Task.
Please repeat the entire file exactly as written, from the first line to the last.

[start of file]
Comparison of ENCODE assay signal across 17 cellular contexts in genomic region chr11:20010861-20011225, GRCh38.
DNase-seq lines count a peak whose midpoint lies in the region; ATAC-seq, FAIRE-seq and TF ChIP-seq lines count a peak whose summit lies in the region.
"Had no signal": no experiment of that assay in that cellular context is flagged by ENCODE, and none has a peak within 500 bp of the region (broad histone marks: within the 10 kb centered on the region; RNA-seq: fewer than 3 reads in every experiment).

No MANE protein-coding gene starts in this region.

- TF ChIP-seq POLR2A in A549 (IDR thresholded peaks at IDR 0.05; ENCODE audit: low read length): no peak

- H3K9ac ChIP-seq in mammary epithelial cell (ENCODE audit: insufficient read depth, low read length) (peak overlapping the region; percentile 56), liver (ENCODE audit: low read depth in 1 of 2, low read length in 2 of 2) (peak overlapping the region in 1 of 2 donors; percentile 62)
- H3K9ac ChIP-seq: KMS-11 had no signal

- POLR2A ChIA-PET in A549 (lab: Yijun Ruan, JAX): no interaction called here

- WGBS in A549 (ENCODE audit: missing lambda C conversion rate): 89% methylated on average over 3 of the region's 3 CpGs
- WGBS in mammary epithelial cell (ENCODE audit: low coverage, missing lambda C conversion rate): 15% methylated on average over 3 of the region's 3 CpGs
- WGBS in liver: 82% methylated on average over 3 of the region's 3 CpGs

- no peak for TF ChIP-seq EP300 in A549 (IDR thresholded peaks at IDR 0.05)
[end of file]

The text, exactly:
Comparison of ENCODE assay signal across 17 cellular contexts in genomic region chr11:20010861-20011225, GRCh38.
DNase-seq lines count a peak whose midpoint lies in the region; ATAC-seq, FAIRE-seq and TF ChIP-seq lines count a peak whose summit lies in the region.
"Had no signal": no experiment of that assay in that cellular context is flagged by ENCODE, and none has a peak within 500 bp of the region (broad histone marks: within the 10 kb centered on the region; RNA-seq: fewer than 3 reads in every experiment).

No MANE protein-coding gene starts in this region.

- TF ChIP-seq POLR2A in A549 (IDR thresholded peaks at IDR 0.05; ENCODE audit: low read length): no peak

- H3K9ac ChIP-seq in mammary epithelial cell (ENCODE audit: insufficient read depth, low read length) (peak overlapping the region; percentile 56), liver (ENCODE audit: low read depth in 1 of 2, low read length in 2 of 2) (peak overlapping the region in 1 of 2 donors; percentile 62)
- H3K9ac ChIP-seq: KMS-11 had no signal

- POLR2A ChIA-PET in A549 (lab: Yijun Ruan, JAX): no interaction called here

- WGBS in A549 (ENCODE audit: missing lambda C conversion rate): 89% methylated on average over 3 of the region's 3 CpGs
- WGBS in mammary epithelial cell (ENCODE audit: low coverage, missing lambda C conversion rate): 15% methylated on average over 3 of the region's 3 CpGs
- WGBS in liver: 82% methylated on average over 3 of the region's 3 CpGs

- no peak for TF ChIP-seq EP300 in A549 (IDR thresholded peaks at IDR 0.05)